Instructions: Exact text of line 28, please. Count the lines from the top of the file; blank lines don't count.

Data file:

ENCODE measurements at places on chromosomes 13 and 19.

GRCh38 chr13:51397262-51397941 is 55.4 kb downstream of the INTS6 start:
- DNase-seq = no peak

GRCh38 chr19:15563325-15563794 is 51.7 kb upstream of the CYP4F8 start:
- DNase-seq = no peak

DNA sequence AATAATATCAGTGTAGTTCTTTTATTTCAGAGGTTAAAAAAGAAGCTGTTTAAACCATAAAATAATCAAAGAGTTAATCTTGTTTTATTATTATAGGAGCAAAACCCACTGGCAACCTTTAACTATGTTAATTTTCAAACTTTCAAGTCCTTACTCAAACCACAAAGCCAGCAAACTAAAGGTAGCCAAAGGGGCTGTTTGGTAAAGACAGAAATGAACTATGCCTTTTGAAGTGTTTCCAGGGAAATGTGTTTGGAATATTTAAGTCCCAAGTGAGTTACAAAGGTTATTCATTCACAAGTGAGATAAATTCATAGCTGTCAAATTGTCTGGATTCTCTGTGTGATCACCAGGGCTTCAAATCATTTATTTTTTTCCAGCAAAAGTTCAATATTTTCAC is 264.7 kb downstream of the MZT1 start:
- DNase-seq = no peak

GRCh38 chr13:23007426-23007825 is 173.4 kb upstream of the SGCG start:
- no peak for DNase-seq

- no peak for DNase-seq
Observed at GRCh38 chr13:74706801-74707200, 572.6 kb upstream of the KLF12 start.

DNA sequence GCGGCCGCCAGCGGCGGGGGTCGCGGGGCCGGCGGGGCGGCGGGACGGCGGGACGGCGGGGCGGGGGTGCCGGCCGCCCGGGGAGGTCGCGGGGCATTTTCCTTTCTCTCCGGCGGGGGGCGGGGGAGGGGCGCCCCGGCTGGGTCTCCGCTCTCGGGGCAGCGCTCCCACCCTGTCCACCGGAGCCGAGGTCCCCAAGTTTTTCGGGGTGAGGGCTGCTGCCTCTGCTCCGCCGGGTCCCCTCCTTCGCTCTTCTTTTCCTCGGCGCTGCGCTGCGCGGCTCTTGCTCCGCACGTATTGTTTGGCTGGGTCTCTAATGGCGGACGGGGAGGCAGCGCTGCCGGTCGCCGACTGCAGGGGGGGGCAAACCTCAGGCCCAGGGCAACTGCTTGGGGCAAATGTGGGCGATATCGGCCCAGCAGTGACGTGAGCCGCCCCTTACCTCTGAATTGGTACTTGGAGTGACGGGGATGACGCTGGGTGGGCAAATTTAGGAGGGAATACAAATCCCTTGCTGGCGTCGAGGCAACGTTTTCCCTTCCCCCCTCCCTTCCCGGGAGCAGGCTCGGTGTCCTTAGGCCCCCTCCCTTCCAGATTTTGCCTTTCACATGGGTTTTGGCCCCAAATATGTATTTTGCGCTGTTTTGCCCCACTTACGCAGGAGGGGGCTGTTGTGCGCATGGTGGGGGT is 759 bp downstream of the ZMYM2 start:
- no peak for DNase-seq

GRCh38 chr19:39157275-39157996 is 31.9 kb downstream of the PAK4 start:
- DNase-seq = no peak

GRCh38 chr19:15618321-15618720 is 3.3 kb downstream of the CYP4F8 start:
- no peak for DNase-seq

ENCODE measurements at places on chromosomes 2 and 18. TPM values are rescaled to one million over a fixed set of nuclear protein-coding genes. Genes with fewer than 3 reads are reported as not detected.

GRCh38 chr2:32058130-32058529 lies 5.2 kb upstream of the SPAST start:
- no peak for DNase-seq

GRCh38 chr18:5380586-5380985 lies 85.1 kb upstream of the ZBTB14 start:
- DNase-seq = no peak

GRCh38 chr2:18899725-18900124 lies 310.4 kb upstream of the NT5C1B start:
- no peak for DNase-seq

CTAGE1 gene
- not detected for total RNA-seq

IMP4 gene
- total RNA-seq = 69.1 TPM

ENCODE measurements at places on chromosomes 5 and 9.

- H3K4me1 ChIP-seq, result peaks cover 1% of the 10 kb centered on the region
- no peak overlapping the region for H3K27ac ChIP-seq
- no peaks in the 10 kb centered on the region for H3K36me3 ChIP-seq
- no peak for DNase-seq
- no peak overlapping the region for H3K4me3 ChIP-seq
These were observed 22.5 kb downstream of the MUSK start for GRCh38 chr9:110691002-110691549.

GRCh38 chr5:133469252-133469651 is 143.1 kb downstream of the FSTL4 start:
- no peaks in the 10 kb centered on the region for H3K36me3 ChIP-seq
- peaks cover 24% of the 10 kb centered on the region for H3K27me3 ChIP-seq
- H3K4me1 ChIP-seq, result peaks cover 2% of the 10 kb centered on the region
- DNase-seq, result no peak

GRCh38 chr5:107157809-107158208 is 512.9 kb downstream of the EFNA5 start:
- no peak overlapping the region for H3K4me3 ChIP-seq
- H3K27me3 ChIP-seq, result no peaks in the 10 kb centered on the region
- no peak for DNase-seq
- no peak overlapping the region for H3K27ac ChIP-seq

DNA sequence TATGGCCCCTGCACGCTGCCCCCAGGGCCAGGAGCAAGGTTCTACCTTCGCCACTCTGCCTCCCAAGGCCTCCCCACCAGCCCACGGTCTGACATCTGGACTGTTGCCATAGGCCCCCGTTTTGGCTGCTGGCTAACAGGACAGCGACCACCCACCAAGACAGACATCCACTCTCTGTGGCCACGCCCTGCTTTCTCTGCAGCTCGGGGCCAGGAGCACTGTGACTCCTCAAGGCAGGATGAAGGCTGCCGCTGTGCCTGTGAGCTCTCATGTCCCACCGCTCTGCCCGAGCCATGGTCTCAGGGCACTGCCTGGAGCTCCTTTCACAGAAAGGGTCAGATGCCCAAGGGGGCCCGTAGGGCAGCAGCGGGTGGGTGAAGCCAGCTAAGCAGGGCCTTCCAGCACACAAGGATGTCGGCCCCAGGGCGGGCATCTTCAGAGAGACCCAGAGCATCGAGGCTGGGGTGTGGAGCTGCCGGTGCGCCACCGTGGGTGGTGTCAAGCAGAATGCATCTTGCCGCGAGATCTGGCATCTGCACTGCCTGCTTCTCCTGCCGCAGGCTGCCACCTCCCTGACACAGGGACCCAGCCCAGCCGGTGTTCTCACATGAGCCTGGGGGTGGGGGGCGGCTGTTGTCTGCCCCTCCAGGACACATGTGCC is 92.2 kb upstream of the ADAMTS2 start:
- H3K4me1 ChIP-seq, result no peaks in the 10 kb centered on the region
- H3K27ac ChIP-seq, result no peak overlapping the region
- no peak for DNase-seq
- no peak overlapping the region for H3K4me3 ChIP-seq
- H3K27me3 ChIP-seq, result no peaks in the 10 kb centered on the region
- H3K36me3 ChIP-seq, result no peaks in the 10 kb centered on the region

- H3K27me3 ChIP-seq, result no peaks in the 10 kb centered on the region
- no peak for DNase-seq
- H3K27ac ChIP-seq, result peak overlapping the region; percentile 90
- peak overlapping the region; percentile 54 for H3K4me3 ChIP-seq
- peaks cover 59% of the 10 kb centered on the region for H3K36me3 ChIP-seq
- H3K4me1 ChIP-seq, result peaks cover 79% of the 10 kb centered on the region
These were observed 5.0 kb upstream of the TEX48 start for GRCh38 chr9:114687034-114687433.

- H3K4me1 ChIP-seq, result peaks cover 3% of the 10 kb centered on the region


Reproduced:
- total RNA-seq = 69.1 TPM